Asian American and Pacific Islander LGBTQ youths face an outsize risk of suicide, aggravated by high levels of race-based discrimination, an LGBTQ advocacy group said in a report released Tuesday.
The survey from the Trevor Project found that 40 percent of LGBTQ youths who are Asian American or Pacific Islander, or AAPI, have seriously considered suicide in the past year. Pacific Islander/Native Hawaiian youths experienced the highest rate, at 49 percent, followed by Korean American youths, at 47 percent, and Filipino American youths, at 41 percent.
The report also includes responses from Indian, Vietnamese and Chinese American LGBTQ youths.
The report indicates that more than half of Asian American and Pacific Islander LGBTQ youths experienced discrimination based on their race in the past year. AAPIs who experienced bias because of race or immigration status reported significantly higher rates of attempting suicide in the past year compared to those who did not, the report said.
Kevin Wong, the Trevor Project’s vice president of communications, said the data indicate a lack of support in mental health services targeting LGBTQ Asian American and Pacific Islander youths.
“These data points show a critical need to invest in — whether it’s resources or suicide prevention efforts — for youth that are culturally responsive and reflect those diverse identities,” Wong said.
The report did not come as a shock to many LGBTQ Asian American advocates, who say stigma coupled with cultural barriers, including a lack of access to competent LGBTQ educational materials, adds to the weight.
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“There’s a general sense in AAPI communities is that Asians don’t go to seek mental health services, that ‘it’s a white thing,’” said Pauline Park, a Korean American transgender activist and coordinator of a transgender support group at Queens Pride House in Queens, New York. “Most social services and mental health services are not targeted to queer AAPI youth. … We need more providers who speak languages of queer AAPIs, whose first language may not be English.”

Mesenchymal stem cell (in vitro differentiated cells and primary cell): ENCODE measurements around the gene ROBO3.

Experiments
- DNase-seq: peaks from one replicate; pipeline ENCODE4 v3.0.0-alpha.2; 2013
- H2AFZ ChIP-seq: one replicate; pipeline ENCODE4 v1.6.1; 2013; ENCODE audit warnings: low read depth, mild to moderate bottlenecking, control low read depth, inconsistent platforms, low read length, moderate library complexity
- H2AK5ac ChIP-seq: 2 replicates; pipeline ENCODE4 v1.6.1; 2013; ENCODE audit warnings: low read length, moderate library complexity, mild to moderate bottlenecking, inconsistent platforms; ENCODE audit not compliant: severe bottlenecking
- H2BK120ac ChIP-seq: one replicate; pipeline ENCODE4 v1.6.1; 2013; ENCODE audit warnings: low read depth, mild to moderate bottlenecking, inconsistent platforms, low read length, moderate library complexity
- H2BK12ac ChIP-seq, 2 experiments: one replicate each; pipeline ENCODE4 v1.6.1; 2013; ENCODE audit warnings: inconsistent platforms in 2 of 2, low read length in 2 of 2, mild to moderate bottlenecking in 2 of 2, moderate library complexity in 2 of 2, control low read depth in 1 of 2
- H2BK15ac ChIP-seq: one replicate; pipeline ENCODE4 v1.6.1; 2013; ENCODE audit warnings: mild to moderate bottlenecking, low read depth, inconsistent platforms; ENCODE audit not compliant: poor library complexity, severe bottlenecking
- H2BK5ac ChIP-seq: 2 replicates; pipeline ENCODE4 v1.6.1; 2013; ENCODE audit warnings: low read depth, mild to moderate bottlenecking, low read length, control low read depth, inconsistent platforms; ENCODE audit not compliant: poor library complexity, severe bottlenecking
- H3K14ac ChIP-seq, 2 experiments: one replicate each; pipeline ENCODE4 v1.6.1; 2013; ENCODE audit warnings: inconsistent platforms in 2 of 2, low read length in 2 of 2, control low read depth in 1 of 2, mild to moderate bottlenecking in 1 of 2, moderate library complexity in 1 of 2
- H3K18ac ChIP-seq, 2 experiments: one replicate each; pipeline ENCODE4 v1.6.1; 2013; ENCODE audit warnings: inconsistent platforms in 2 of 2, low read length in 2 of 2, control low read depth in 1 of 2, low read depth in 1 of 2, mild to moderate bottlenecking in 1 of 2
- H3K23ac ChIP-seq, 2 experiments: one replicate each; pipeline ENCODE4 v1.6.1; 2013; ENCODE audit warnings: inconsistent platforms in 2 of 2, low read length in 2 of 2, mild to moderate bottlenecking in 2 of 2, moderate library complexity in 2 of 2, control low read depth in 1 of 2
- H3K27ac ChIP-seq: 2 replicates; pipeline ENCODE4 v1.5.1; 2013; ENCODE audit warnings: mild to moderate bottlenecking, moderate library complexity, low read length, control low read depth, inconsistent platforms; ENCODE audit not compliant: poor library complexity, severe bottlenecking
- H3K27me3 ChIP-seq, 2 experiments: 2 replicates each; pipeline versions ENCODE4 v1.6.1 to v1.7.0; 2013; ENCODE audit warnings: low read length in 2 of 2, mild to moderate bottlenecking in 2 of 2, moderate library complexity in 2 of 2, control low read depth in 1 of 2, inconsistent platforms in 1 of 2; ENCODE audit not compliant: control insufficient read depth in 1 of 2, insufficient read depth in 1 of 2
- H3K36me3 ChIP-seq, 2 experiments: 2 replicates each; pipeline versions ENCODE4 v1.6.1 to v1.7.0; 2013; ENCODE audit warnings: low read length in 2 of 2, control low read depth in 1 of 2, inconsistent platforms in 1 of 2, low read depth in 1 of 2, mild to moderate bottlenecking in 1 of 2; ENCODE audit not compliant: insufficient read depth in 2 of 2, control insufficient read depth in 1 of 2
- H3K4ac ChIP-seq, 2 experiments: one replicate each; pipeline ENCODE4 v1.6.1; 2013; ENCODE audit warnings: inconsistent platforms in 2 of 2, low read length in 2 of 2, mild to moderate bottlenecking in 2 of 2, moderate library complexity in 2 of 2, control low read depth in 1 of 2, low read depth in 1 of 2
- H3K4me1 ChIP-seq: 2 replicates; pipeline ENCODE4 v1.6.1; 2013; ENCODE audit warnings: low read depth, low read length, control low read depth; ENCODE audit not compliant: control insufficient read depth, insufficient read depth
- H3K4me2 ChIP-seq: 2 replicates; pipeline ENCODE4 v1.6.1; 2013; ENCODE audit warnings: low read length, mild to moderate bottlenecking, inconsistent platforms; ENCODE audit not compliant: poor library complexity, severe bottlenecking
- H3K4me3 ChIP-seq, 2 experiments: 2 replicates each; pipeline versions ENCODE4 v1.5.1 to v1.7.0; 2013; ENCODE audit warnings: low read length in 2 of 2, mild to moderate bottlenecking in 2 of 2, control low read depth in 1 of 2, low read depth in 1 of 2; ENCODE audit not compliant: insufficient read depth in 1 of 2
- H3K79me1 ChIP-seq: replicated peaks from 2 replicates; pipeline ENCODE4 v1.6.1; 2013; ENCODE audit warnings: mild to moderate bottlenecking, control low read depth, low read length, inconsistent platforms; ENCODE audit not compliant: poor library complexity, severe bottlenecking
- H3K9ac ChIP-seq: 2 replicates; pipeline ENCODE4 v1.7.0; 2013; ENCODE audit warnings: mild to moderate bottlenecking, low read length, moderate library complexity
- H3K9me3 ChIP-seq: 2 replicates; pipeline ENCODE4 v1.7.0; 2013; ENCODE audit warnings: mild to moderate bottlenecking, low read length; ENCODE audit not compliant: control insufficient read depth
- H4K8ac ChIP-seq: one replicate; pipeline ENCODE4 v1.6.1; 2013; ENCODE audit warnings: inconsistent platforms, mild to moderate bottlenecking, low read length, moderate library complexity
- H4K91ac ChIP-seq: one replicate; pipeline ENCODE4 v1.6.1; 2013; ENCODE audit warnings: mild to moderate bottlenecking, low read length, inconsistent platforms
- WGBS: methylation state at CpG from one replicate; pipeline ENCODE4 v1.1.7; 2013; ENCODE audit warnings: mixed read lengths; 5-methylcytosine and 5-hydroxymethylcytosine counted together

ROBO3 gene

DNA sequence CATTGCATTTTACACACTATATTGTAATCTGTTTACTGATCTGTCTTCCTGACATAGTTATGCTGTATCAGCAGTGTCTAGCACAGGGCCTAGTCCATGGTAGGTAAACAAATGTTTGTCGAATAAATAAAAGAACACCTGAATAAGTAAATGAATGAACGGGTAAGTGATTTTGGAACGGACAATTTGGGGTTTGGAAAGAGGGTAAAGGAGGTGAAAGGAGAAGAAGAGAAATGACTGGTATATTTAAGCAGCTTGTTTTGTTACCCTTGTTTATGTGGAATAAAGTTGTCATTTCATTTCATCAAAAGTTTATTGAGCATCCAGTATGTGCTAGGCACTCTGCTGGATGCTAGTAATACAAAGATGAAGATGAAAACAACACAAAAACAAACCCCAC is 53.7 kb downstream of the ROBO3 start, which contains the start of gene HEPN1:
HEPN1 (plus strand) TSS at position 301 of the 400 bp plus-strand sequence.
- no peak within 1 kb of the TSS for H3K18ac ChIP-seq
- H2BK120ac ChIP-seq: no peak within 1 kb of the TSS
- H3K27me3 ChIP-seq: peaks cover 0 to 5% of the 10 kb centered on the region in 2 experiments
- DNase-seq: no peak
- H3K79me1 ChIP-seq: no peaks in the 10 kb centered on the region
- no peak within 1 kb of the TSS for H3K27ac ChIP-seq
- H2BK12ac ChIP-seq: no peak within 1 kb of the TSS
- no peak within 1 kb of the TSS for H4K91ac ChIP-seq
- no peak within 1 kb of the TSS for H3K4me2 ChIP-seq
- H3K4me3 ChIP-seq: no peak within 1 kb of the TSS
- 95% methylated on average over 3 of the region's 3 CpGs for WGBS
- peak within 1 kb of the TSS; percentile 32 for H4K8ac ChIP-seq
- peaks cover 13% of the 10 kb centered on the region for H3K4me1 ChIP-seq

In addition, the report found that 41 percent of Asian American and Pacific Islander LGBTQ youths were not out about their sexual orientation to at least one parent, compared to 29 percent of LGBTQ youths overall.
Maya Satya Reddy, the founder and a co-director of the Queer Asian Social Club, a collective focused on providing community for queer Asian, Pacific Islander, Southwest Asian and Desi people, said she knows that all too well. Reddy said she did not see a lot of representation of queer Asian Americans growing up, making it harder to have such conversations.
“When I was coming out to my parents, I was like, I can’t come out until I have a job and can show them that I will be OK and I will kind of be protected as much as I can,” Reddy said. “Because their biggest fear was ‘she’s a brown girl and now she’s queer.’ These are three compounding identities that are going to make it really, really difficult.”
She added: “You get scared that your parents, your family members, don’t have the language to understand the queer experience and really understand that it’s not a new phenomenon.”
Anti-Asian racism in response to the Covid-19 pandemic and after the 9/11 attacks further compounds the mental health concerns, advocates said. Wong said a rise in news coverage of violent anti-Asian hate crimes makes LGBTQ youths especially vulnerable.
“When those identities that are being represented are being harmed, experiencing violence — sometimes you internalize that,” Wong said. “So it’s no wonder why those instances might negatively impact your mental health, might make you experience higher rates of anxiety, depression, increased thoughts of suicide.”
However, the report also found that LGBTQ-affirming spaces and supportive family and friends appear to buffer against attempted suicide. Reddy said the report highlights the need to imagine more spaces where Asian American LGBTQ youths can find relief from daily discrimination.
“It hasn’t seemed like there is that balance where we’re talking about queer Asian joy,” Reddy said. “I think that when we’re organizing, when we’re trying to create community, we have to hold space for both of those things.”
If you or someone you know is at risk of suicide, please call the National Suicide Prevention Lifeline at 800-273-8255, text TALK to 741741 or visit SpeakingOfSuicide.com/resources for additional resources.